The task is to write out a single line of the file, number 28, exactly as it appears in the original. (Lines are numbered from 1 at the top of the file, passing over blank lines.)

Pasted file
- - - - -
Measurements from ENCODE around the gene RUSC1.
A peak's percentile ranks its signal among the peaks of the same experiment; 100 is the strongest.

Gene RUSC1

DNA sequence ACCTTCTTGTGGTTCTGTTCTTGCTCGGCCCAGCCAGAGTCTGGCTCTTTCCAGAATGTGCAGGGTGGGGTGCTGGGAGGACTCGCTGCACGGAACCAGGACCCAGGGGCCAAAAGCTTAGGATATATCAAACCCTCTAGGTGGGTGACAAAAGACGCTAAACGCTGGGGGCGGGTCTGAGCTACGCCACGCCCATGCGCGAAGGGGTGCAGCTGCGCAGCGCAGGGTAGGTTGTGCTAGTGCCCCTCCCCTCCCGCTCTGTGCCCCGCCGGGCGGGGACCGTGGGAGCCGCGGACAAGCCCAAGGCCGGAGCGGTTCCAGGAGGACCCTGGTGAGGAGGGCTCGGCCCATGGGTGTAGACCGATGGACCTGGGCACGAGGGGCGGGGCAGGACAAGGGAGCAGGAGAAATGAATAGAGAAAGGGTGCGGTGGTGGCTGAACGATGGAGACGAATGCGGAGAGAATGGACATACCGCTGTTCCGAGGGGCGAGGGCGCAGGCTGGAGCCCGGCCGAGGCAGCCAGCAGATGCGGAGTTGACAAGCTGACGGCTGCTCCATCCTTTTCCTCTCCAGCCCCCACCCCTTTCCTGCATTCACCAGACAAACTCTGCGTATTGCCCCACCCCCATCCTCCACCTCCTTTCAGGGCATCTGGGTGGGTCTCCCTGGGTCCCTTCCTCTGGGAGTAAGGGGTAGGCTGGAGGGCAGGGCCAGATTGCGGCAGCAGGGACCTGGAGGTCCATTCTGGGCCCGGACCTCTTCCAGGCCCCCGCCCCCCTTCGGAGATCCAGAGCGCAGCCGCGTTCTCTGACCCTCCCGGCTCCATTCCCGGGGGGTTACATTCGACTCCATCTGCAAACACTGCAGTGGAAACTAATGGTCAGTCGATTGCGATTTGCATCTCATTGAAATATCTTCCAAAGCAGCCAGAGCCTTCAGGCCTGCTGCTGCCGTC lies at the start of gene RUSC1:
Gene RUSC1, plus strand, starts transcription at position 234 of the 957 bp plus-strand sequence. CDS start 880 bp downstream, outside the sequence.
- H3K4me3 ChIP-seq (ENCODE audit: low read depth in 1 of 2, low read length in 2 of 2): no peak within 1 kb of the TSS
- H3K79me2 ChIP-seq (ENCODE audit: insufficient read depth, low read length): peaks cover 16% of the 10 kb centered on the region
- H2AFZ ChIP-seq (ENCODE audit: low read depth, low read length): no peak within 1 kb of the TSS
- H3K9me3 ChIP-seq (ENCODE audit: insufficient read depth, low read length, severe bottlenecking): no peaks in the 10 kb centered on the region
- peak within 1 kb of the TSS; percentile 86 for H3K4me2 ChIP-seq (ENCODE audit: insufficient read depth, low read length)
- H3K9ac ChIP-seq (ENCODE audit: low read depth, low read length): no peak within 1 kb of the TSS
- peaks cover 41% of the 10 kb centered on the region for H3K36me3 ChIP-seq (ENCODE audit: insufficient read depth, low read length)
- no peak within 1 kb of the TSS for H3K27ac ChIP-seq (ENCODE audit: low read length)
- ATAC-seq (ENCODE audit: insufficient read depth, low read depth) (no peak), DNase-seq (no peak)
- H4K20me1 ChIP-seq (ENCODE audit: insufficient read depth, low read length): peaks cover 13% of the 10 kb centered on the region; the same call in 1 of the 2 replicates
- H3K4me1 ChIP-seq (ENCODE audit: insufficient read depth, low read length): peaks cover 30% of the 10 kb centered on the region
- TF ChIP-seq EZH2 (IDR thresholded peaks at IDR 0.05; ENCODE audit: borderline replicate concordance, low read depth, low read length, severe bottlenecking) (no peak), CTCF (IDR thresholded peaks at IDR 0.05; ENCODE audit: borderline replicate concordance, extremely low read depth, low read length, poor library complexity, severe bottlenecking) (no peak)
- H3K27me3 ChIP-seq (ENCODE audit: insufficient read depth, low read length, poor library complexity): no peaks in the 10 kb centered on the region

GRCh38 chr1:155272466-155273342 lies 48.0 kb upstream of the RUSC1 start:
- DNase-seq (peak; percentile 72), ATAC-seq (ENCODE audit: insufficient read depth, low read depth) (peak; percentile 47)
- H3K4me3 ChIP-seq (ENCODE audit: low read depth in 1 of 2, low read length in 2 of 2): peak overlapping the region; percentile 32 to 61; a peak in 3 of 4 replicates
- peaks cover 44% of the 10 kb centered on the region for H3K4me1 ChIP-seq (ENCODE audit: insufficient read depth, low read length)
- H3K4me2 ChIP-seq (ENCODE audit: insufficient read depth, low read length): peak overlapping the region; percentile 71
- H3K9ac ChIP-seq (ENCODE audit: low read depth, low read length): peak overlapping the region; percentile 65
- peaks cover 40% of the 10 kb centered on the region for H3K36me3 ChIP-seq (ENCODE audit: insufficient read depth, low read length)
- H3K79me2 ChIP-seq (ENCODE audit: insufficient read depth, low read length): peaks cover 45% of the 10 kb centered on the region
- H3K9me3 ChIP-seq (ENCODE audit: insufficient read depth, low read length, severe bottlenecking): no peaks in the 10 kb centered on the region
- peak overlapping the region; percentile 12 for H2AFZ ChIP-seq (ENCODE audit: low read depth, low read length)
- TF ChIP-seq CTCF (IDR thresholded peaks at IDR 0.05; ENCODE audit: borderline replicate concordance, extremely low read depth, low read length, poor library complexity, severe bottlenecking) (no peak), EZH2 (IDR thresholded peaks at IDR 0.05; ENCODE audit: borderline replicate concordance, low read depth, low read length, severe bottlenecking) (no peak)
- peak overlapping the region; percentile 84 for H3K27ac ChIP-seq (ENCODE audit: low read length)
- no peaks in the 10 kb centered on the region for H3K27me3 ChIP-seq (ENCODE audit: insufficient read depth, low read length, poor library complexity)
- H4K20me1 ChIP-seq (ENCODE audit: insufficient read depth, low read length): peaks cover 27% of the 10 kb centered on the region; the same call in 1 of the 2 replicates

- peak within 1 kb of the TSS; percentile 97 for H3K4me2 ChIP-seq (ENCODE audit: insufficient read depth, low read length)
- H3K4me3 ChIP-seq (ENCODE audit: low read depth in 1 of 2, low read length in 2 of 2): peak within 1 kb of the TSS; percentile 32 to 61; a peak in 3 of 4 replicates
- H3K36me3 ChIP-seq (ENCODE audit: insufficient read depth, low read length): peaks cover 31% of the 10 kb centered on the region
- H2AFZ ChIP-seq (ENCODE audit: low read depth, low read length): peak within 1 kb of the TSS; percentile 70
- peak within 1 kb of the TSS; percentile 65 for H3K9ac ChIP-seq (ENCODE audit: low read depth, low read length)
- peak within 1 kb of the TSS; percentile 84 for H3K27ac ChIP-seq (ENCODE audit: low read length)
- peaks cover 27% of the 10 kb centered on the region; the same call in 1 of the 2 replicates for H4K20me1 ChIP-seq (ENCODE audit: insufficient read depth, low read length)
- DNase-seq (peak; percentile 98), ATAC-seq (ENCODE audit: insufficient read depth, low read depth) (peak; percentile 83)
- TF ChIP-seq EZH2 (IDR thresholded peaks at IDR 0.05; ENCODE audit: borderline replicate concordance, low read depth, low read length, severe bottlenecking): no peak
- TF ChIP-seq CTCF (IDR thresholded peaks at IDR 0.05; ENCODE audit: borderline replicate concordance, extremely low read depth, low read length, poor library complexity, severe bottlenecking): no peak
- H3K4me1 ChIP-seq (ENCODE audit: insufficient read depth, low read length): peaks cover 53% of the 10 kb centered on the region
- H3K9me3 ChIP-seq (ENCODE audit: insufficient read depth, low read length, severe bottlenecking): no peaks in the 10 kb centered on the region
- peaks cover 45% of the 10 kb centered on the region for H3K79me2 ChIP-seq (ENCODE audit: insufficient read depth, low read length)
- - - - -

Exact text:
- peak overlapping the region; percentile 12 for H2AFZ ChIP-seq (ENCODE audit: low read depth, low read length)